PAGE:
Pictured here is my pride and joy of the summer of 2014: a homemade tire planter. I had longed for one of these ever since the 1980s, back when I first noticed them at the edge of grassy yards along country roads; I had thought that they were made from metal or stone.
I simply liked the look, especially when these planters were fluted. Someone informed me that such a planter is made from an automobile tire.
What? I could not wrap my head around HOW these planters could be made from a TIRE until I Googled it and found a YouTube video that informed me that it was true. And to top it off, the tire must be turned inside out.
Bingo! So that's how to flute the tire, I thought.
Luckily for me, my husband keeps old tires in the back of the yard, not so much out of laziness as the fact that a vulcanized rubber tire is an awesome product that is impossible for the average homeowner to throw away or recycle, at least in rural areas.
After asking for his permission to deface the old tires in the back, I selected a large one and began the cutting process, using a utility knife. It only took a few seconds of slicing for me to realize that my tire of choice was a steel-belted radial. Setting my jaw in the stubborn way that I can do from time to time, I continued all the way around the circumference of the tire until all the cuts were finished.
I was simply making straight slits about six inches apart and five–six inches long, working from the center hole toward the outer edge. It took a very long time. I was cutting through rubber and steel.
The next step was to turn the whole tire inside out. The process of turning a tire inside-out is a challenging one that required multiple attempts. Now that I have experience in this task, I would not advise anyone to try it all alone; please get a buddy. I was pigheaded and could have hurt myself. But thankfully, I did not.
What kept me going? I was fighting the tire, and I did not want the tire to win. And I had visions of pretty flowers growing from my tire planter, visible to passersby on my rural country road.
So, with the help of a tree and a cinderblock (for counterforce), two hours later, the tire was inside-out. For the first time in twenty years, this tire was dry on the inside because now the inside was the outside. After recovering from that exercise (It took at least a few days), I sat down outside with the tire to finalize my design. The "flutes" were angled more to give my cuts a pointy look, using a kitchen shears.
Black tires can get very hot sitting in the sun on a summer's day, so I knew that I should paint the black rubber surface with a lighter color if I expected plants to live inside of it without getting cooked to death. Would you believe that I poured diluted wall paint over the tire? We had been soaking paint rollers in buckets of water outdoors, so I poured the white water on top of the tire, going over the treads repeatedly with a paint brush as the diluted paint ran off.
This worked to a degree, giving my tire planter an aged, somewhat whitewashed look, but the effect was uneven and too thinly applied. A can of white spray paint finished the job a few days later. I covered both the outside and the inside of the tire with one can of spray paint.
Where to locate the tire planter was a concern because I wanted to be mindful of foot traffic, car traffic, and lawnmower movement across the yard in that spot. In addition, I planned to put sun-loving flowers inside of it, so I settled on placing my tire planter on the southwest side of a cedar tree at the entrance of the driveway.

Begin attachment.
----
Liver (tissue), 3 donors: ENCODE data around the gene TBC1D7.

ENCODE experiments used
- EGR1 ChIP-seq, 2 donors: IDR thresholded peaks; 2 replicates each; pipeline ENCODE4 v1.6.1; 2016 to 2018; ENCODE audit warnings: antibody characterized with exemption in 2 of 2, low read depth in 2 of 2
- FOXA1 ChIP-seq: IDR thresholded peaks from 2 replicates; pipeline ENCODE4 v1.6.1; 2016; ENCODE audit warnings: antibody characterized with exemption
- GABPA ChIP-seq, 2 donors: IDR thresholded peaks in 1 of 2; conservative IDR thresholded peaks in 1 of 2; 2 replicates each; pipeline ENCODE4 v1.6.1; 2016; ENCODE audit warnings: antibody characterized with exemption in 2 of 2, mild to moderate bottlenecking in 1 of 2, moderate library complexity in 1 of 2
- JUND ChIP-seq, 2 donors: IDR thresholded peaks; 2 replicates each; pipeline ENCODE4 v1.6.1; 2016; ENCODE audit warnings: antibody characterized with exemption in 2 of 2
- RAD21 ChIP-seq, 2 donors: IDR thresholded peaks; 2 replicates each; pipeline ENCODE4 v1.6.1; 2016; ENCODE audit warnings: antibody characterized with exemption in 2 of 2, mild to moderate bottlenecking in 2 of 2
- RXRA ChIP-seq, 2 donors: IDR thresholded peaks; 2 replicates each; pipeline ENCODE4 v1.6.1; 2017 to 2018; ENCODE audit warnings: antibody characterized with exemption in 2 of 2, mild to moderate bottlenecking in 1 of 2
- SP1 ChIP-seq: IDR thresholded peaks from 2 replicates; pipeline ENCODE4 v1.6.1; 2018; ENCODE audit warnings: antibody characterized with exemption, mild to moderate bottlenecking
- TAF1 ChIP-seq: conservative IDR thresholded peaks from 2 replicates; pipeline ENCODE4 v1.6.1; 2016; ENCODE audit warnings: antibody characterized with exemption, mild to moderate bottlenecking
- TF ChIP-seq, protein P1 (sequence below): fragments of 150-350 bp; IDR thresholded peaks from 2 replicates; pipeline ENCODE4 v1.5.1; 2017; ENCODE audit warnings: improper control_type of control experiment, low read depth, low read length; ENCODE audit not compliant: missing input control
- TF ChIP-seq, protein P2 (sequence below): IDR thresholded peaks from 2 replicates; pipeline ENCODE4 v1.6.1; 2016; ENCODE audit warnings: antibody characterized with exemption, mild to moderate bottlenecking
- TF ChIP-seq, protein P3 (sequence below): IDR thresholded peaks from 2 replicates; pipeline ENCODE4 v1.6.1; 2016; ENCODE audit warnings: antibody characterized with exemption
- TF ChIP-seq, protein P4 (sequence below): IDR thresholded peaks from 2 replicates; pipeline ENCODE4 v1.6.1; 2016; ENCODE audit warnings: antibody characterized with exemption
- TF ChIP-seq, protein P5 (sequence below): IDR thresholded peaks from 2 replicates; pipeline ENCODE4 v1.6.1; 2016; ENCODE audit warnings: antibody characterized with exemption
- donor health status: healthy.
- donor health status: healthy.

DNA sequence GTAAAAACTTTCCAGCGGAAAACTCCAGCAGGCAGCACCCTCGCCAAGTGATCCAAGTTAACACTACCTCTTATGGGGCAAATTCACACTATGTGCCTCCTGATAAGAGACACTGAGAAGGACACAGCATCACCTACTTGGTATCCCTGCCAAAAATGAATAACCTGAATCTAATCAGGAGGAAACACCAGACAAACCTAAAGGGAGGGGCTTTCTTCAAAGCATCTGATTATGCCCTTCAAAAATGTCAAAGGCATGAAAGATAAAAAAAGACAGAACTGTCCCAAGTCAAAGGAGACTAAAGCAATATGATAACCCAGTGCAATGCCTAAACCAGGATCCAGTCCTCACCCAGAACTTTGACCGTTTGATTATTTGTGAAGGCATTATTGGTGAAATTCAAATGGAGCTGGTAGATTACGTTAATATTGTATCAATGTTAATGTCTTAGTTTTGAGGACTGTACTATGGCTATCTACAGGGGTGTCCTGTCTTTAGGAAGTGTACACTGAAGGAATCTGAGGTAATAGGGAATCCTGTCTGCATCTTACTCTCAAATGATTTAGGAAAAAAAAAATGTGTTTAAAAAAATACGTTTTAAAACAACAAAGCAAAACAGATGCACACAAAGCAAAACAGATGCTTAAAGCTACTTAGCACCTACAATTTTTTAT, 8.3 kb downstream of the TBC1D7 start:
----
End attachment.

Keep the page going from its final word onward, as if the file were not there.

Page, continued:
After laying a few old roofing shingles on the ground to keep weeds at bay and to provide a makeshift bottom, I placed the tire planter on top of the shingles and filled it with a mixture of potting soil and compost. A good watering with the garden hose tested the soil mix to see whether it would wash out of the tire and how fast the drainage was. It was perfect.
That was earlier in the season. Now my tire planter vision is complete with blooming zinnias that attract cute little yellow finches that love to chow down on the zinnia heads ...
Will I make another tire planter? Absolutely, but with a helper! This is my warning: Don't be a hero. Doing this tire all by myself was almost impossible. YouTube videos and Pinterest posts make this project look beautiful and easy, but the process is not easy. First of all, you must be very careful while cutting the tire. I would advise to wear Mechanics gloves to protect your hands from injury, and to go slowly. Furthermore, turning the tire inside-out is not for the faint-hearted and requires a lot of muscle, which is why it is important to have a partner to help you.
To end this story on a positive note, the painting part is fun! Anyone can do it. I just wanted a white tire for starters, but there is no end to the colors and designs that can be painted on the tire. There are many decorative ideas to find if you just Google "Tire Planter" (choose "images" to instantly see some creative results). Some folks even leave the rim on! Including the rim gives your tire planter a small pedestal, lending a vase-like look.
That is my next venture with an old rubber tire, but I am in no hurry to repeat the process. It will have to wait until my husband and sons are available to do the physically strenous part. But that is okay since doing something together makes a project more meaningful.
Oh, yes! I almost forgot the absolute best part of all of this—when you get to place your seeds or flowers inside of the soil in the tire planter and watch them grow. There is nothing in the world quite like watching one's creation take shape according to the vision that prompted the project in the first place. Learning to see potential usefulness in discarded things is a great adventure.